Depression Concept. Portrait Of Sad African Female Sitting On Sofa At Home

“Baby Blues” 

  • Hormone levels after birth drop, which significantly impacts mood. “Baby blues” are feelings of sadness after the baby is born and lasts 1-2 weeks. This short-term feeling is completely normal and usually resolves on its own, however, you should still mention it to your doctor in case there is progression. 

 

Baby Blues symptoms can include 

  • Mood swings 
  • Anxiety 
  • Sadness 
  • Irritability 
  • Feeling overwhelmed 
  • Crying 
  • Trouble sleeping 
  • Appetite problems 
  • For more information visit the American Pregnancy Association website on Baby Blues

 

Perinatal Depression 

  • Depression can occur during and after pregnancy and is very common in mothers with a history of depression or facing economic hardship. Prenatal depression if left untreated can progress and hurt you or your baby. Postpartum depression occurs after delivery and can interfere with bonding with your baby. 
    • Symptoms of prenatal and postpartum depression include: 
      • Feeling hopeless and overwhelmed 
      • Lack of interest in activities once enjoyed 
      • Hesitation to follow prenatal guidelines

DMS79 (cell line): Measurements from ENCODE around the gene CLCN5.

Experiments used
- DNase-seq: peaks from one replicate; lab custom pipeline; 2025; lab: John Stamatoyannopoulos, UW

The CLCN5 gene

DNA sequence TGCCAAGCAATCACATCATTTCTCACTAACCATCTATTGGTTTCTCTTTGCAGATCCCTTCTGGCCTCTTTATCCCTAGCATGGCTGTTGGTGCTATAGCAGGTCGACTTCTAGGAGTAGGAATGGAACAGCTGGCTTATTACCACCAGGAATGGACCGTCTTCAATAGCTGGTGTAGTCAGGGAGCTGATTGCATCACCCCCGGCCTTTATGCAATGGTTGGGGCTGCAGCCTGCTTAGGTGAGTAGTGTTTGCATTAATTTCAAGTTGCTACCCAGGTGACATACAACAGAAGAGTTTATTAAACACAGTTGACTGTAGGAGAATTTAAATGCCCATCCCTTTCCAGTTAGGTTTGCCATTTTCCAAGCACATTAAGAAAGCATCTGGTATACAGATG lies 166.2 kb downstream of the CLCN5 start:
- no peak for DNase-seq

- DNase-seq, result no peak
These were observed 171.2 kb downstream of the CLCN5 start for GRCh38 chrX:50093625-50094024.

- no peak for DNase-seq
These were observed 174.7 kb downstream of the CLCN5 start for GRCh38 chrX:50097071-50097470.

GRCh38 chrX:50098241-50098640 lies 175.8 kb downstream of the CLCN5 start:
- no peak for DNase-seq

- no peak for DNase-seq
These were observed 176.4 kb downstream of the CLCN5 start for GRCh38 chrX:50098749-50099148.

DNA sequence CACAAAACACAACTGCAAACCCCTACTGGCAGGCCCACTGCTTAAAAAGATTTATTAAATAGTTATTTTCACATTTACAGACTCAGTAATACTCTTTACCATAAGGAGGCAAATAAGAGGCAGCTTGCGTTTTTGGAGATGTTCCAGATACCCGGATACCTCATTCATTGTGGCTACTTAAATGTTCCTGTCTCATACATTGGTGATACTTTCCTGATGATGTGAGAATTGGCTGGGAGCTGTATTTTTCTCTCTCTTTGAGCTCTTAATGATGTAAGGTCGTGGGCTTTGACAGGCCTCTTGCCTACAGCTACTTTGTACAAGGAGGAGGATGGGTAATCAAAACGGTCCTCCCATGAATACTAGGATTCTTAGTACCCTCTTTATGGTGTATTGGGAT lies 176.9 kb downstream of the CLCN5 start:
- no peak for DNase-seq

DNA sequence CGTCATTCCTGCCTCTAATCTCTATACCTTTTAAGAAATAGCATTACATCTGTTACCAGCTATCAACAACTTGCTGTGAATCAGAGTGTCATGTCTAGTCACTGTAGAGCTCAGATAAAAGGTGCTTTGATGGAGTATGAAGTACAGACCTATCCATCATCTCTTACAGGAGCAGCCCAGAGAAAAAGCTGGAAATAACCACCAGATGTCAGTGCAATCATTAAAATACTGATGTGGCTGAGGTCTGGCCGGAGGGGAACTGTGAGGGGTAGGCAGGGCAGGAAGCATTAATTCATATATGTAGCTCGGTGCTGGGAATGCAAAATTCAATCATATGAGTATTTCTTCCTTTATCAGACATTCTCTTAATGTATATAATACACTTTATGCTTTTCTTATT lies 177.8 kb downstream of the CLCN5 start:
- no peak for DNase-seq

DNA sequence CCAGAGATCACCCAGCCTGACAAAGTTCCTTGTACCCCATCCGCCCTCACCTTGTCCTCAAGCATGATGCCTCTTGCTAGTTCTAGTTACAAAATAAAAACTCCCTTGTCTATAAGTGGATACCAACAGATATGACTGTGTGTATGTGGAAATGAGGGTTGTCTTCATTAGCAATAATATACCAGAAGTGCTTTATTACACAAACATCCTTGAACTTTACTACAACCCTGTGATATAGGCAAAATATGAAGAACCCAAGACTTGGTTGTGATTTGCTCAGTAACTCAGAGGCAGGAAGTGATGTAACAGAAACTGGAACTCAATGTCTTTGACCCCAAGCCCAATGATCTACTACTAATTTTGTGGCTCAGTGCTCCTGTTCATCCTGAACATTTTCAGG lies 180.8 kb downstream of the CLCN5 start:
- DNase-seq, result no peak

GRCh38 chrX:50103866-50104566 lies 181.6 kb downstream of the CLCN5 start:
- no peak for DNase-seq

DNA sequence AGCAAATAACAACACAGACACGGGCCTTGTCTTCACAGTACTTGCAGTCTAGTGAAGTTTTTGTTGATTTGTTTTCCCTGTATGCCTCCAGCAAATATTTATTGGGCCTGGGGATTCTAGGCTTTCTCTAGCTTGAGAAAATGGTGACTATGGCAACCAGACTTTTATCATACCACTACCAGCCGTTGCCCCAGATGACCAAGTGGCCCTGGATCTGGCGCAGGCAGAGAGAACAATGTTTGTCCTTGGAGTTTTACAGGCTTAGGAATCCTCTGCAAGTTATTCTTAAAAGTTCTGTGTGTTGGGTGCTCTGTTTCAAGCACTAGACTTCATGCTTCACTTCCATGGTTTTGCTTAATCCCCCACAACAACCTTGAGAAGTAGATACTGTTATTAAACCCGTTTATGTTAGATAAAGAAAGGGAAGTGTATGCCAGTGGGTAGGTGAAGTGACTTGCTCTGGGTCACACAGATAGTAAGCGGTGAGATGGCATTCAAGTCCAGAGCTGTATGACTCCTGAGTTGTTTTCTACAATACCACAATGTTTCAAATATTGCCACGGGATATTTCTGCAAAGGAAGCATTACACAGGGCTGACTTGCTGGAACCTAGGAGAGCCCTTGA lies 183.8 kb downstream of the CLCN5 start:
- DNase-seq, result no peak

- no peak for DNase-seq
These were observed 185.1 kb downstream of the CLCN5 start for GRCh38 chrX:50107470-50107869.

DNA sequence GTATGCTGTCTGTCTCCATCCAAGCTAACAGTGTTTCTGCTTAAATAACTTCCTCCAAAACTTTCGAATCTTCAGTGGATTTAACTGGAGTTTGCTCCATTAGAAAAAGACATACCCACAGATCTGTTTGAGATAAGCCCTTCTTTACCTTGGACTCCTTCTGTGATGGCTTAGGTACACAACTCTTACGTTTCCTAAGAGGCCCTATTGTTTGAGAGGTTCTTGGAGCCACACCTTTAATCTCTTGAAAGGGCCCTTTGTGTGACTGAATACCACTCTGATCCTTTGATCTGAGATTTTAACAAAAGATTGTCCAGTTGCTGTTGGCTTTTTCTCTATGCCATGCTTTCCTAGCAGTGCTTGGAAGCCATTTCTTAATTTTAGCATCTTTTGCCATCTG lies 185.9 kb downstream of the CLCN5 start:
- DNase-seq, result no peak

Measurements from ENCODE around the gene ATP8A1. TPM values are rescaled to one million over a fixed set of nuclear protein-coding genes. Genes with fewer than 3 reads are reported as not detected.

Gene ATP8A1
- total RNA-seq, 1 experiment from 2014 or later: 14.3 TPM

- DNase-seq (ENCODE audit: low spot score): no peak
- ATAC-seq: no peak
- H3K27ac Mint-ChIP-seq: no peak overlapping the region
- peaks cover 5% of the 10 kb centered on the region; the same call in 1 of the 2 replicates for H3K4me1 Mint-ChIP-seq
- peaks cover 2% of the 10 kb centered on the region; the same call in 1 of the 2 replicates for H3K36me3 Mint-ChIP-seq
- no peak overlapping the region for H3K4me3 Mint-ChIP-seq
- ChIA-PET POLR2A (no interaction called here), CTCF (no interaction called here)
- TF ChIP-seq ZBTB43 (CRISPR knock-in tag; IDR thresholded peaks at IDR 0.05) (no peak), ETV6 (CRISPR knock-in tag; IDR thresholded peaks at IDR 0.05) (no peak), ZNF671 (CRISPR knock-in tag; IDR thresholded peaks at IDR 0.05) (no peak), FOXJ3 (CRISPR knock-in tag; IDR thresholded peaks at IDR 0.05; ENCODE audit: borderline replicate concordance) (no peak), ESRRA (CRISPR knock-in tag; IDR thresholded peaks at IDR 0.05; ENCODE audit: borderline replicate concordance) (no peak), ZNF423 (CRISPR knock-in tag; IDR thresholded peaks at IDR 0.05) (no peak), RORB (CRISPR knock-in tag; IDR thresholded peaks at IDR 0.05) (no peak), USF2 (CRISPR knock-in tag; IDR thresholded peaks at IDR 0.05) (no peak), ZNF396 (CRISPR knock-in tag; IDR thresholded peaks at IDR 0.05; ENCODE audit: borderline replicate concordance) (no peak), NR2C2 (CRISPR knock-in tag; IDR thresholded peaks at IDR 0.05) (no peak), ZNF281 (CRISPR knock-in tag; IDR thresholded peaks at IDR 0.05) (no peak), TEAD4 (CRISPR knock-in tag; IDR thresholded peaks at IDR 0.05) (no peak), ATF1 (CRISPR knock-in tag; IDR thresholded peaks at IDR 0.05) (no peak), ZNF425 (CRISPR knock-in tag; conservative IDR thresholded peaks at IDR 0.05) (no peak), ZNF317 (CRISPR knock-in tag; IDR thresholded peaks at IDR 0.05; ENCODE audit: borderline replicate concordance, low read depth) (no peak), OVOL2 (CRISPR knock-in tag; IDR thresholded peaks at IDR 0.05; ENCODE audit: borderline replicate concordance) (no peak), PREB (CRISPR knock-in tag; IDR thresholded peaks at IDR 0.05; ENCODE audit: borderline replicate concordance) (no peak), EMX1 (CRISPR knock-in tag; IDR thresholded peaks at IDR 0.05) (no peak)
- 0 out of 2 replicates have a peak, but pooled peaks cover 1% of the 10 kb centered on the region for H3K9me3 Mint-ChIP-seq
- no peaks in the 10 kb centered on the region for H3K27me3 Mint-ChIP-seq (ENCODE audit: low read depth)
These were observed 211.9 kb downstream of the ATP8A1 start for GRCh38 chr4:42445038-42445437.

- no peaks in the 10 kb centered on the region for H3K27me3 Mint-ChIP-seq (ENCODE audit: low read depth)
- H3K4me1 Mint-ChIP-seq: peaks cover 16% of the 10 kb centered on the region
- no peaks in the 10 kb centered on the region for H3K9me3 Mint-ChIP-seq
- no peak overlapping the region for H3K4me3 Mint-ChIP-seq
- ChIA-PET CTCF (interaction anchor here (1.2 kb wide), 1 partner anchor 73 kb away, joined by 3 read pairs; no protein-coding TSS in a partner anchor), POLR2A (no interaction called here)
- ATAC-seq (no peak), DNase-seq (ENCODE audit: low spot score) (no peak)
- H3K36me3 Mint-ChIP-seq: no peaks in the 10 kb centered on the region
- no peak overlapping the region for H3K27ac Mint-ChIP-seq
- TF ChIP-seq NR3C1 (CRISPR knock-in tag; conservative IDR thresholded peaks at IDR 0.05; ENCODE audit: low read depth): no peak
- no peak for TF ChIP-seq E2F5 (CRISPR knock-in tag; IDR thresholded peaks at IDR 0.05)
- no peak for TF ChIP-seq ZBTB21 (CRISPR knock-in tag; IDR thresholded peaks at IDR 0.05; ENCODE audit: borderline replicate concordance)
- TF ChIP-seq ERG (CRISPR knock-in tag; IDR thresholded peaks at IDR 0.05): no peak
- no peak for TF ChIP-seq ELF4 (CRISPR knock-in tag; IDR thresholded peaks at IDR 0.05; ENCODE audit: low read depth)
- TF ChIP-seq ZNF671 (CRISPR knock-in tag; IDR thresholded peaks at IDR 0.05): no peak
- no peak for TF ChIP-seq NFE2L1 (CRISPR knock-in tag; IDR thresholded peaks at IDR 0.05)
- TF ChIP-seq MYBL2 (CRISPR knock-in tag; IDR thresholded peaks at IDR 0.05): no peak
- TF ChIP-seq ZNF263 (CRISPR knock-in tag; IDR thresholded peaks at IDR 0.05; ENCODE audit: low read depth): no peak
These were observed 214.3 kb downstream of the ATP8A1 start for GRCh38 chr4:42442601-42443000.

• Excessive crying 
      • Difficulty bonding with baby 
      • Withdrawing from family/friends 
      • Loss of energy/fatigue 
      • Insomnia/too much sleep 
      • Severe anxiety and panic attacks 
      • Recurrent thoughts of death/suicide 
      • Overeating/ loss of appetite 
  • For more information on postpartum depression visit the Office on Women’s Health website, Postpartum Depression

 

Baby Blues vs. Postpartum Depression 

  • “Baby blues” and postpartum depression are often mistaken for each other. Symptoms of postpartum depression are more intense and last longer. Postpartum depression can develop during pregnancy, few weeks after birth, or even 2 years after birth. Below are indicators that it’s postpartum depression and not baby blues: 
    • Begins within the first month or year after birth 
    • Lasts more than 2 weeks  
    • More intense 
    • Interferes with your ability to care for your baby and daily tasks 
  • For more information on the difference between “baby blues” and postpartum depression visit the National Institute of Mental Health website on perinatal depression
Center For Health Equity Transformation

Center For Health Equity Transformation

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